Watching the images from Baltimore and remembering, and certainly not for the first time in these troubled last few years, a spring night in Tulsa, Okla., more than a decade ago, when Oklahoma State Rep. Don Ross and I shared dinner at a quiet Chinese restaurant.
I was in Tulsa to research a newspaper story about the Tulsa Race Riot of 1921 and earlier in the day had interviewed Ross at his office. He was the African-American legislator most responsible for restoring that horrible event (300 blacks slaughtered by a white mob, an entire black community burned to the ground) to its place in history, in Oklahoma at least. Most everywhere else the atrocity remains unknown.
But at dinner, I thought my work was done for the day. Don and I were making small talk when I asked what I thought was an innocent question.
“So what was it like for blacks after the Civil War?”
Ross was stunned. He slammed the table so loudly that others in the restaurant turned to look.
“And you’re one of the educated whites,” he said that night. “If we can’t count on you to know our story, who can we count on?”
From then on, he called me “ignorant white boy.”
I was ashamed. I had been raised in small town in the Upper Midwest, and for the first 20 years of my life, the only black people I ever really saw were on television. I didn’t watch “Roots.” Race was pretty much irrelevant to me, even after I moved to Texas and started living and working among people of color. But then came the terrible secret of Tulsa and that night with Ross.
I managed to rectify my ignorance in the years to come, research that resulted in my book on the massacre, “The Burning,” which was published in 2001. What I learned was that Tulsa was perfectly consistent with horrors of racism in our nation at the time.
For the first time, I learned of the true horrors of slavery and the century after emancipation that for blacks was nearly as awful. In the 1920s, theKlu Klux Klan was as popular in Chicago as it was in Tennessee. President Woodrow Wilson and the Chief Justice of the U.S. Supreme Court endorsed the movie “Birth of a Nation,” the epic that celebrated the Klan and invoked the most odious stereotypes to portray blacks.
Back of the bus. Separate water fountains, schools, restaurants. Lynchings reported in U.S. newspapers like box scores. Tulsa was hardly an aberration, in fact. Around that same time, blacks were slaughtered not far from Ferguson in East St. Louis, Chicago and Duluth, Minn.
After my education, I was never able to look at a black person the same way again, knowing that each bore the scars of the past to one degree or another. I started to come to terms with the racism within myself.
In 1996, I spent four days living in a nursing home to research a story. Part of my daily ritual was to go from room to room to say good morning to my fellow residents. On the third day, I realized I had been bypassing the room of two elderly African-American women. Why? I was afraid of them. They were different.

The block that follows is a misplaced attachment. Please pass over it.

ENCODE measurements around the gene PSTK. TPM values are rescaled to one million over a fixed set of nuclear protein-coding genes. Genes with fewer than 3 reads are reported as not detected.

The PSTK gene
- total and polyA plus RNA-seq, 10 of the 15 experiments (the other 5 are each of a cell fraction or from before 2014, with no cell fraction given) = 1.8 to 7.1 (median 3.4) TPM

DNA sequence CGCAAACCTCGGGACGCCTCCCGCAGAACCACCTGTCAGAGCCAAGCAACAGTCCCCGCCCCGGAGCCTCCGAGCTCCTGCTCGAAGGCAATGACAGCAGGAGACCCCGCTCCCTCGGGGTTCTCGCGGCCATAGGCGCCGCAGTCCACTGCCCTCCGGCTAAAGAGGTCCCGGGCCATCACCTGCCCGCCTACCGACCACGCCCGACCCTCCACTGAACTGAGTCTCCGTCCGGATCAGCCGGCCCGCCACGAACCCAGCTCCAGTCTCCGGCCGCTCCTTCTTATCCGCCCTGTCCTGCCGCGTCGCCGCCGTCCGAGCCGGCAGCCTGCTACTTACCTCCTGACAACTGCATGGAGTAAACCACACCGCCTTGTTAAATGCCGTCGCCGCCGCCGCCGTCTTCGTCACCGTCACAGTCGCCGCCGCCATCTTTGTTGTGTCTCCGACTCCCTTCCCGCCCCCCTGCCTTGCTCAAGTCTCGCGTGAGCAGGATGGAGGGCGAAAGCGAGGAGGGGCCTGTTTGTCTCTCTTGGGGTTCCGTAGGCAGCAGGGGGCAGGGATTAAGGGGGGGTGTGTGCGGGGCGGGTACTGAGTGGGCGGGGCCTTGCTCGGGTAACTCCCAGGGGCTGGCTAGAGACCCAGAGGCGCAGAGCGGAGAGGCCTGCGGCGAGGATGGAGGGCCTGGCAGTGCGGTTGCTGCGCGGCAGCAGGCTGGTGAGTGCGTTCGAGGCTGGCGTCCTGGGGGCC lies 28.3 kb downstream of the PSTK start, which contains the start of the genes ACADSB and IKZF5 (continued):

When I caught myself, and stopped by their room, their faces glowed from the attention, just like white folks in rooms to either side.
I began to understand the profound chasm separating the races when O.J. Simpson was acquitted. I understood the outrage when Trayvon Martin was killed. And I understand what happened in Ferguson and now in Baltimore.
The looters and those who perpetrate the violence in Baltimore are a fraction of their community. But don’t be deluded into thinking that they aren’t in some way reflective of the deep wounds and frustrations that endure in a land that has not come to terms with its past.
What has happened in America these last few years is a symptom of something much deeper. As such, problems with race in America can only be addressed with real soul-searching.
Years ago, I had a conversation about this with James Cash, who in the 1960s was the first black basketball player at Texas Christian University. He went on to become a revered professor at Harvard Business School. Cash told me of the times at Fenway Park when white women clutched their handbags more tightly when he approached. He also told me of a visit to South Africa after apartheid.
In that country, there was the Truth and Reconciliation Commission, where blanket amnesty was granted, and people thus forced to come forward to tell the truth. History was unveiled, unflinchingly.
I keep waiting for something similar to happen here. How many of these episodes must we endure? Who will lead our version of the Truth and Reconciliation Commission? Fred Rogers said that it was impossible not to love someone if you knew their story. It’s time we learned the story of our neighbors, no matter how painful that might be.